My Incredibly Unremarkable Life
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Should a penalty following a guilty verdict be decided by reason or by emotion? And which is the so-called "American Way" of justice?

You know what I'm talking about--the penalty phase of the trial of the 9/11 conspirator. He's been found guilty and now the jury is hearing evidence to decide on whether he lives or dies.

Despite the strong possibility that a death sentence would turn this guy into a martyr to religious fanatics, I have some problems with the testimony that relies on creating strong emotions in the jury. Reliving the deaths is bound to arouse the jurors past the point of rational deliberation--and is that right? Is that the American Way?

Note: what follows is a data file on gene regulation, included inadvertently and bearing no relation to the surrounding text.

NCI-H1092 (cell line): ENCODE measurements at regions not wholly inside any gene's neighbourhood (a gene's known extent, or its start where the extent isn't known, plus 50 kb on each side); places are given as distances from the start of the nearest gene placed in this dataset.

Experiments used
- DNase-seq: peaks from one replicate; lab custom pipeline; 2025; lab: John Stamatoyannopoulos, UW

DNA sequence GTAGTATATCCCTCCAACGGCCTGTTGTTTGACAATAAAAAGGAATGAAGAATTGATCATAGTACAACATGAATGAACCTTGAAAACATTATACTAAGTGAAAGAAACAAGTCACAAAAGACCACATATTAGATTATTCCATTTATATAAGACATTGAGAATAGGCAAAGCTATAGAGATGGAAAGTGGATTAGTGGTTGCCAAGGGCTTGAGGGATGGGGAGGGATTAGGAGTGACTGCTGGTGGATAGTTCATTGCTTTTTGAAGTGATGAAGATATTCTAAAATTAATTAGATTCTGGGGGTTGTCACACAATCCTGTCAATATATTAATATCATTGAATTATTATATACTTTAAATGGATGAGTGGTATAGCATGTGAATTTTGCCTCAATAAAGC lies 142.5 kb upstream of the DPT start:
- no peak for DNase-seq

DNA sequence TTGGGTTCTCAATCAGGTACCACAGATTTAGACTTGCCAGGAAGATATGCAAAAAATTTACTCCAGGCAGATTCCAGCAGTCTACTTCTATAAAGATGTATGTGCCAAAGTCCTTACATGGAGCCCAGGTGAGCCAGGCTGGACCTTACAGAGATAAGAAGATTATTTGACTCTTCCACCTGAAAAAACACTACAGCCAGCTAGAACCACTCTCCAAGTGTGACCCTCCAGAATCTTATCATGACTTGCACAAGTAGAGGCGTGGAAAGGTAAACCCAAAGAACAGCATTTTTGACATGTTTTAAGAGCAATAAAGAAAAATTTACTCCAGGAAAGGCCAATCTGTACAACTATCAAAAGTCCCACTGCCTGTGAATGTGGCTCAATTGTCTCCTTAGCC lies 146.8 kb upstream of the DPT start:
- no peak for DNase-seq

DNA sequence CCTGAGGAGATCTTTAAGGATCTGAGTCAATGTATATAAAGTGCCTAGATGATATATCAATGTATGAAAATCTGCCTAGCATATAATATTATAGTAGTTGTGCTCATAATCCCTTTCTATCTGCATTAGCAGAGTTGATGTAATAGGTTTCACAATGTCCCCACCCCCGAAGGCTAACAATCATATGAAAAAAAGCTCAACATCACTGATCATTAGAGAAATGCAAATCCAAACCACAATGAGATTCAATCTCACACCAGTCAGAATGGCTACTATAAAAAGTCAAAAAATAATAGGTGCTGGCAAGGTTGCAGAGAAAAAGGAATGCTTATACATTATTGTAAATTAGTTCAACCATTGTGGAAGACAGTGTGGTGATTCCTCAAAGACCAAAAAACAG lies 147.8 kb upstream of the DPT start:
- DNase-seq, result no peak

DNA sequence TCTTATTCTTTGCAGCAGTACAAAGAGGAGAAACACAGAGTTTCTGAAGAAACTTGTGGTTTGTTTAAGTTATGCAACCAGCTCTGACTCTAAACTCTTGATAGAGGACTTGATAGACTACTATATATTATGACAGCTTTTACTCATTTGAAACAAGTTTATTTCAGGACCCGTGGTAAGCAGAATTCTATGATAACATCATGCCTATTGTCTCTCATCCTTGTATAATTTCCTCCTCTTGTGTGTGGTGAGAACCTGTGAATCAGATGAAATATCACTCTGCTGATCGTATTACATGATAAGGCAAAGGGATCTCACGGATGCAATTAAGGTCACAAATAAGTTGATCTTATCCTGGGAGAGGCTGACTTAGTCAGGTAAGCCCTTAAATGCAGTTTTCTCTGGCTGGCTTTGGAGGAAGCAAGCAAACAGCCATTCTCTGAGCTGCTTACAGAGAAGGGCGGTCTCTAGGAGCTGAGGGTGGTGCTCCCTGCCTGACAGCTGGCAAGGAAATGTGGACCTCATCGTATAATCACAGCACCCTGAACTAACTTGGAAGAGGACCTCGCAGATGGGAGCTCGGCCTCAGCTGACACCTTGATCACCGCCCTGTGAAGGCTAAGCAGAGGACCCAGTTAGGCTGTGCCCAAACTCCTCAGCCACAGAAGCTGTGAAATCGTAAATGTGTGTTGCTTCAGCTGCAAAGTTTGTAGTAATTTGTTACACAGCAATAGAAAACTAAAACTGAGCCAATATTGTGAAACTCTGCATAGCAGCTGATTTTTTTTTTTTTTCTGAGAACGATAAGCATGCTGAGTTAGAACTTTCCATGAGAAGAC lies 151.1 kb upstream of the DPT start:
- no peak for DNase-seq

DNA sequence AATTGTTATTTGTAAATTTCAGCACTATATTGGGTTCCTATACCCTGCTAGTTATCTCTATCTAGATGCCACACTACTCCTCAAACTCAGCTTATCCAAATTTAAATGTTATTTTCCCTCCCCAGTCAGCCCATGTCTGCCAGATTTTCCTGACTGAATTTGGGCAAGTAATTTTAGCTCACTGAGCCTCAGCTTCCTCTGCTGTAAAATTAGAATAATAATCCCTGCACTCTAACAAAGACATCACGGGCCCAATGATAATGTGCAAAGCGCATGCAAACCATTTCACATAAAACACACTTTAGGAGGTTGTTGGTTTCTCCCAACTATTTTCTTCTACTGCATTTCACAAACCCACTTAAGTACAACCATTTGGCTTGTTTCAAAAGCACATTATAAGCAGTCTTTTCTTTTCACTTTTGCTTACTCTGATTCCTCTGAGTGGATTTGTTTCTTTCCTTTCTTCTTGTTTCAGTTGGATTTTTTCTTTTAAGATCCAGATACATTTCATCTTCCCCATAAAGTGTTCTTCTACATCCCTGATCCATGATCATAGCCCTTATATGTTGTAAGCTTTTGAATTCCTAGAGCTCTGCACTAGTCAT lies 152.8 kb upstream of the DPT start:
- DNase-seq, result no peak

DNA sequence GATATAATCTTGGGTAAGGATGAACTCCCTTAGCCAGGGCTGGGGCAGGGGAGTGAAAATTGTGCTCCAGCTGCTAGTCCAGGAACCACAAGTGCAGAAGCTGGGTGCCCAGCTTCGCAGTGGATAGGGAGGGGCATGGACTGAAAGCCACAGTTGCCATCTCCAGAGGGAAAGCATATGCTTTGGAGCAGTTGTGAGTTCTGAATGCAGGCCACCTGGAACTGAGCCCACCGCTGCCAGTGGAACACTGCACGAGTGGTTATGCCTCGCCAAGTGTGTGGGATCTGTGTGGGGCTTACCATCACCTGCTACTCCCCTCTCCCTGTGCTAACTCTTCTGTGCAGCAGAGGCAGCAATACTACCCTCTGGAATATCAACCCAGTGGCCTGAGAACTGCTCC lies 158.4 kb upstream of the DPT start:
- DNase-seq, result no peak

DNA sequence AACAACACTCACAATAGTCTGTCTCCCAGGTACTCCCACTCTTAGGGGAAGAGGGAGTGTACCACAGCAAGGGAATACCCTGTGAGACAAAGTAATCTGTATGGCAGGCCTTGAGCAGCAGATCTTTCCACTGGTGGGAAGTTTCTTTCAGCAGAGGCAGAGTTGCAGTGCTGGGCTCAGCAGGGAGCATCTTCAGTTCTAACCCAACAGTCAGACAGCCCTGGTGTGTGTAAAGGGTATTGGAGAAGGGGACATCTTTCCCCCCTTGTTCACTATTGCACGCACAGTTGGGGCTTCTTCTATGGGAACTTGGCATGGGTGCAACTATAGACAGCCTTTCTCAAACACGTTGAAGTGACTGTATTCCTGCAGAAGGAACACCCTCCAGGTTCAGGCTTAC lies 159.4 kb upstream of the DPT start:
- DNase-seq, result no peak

Wouldn't it be better to emphasize the total lack of remorse? the total lack of consideration that none of the people who died on 9/11 had knowingly attacked him in any way, shape, or form?

I personally am categorically opposed to the death penalty, and I hope I would feel the same if the person murdered was someone I cared about deeply.

But this raw appeal to base emotions of retribution bothers me a lot. It's creating a lynch mob mentality.

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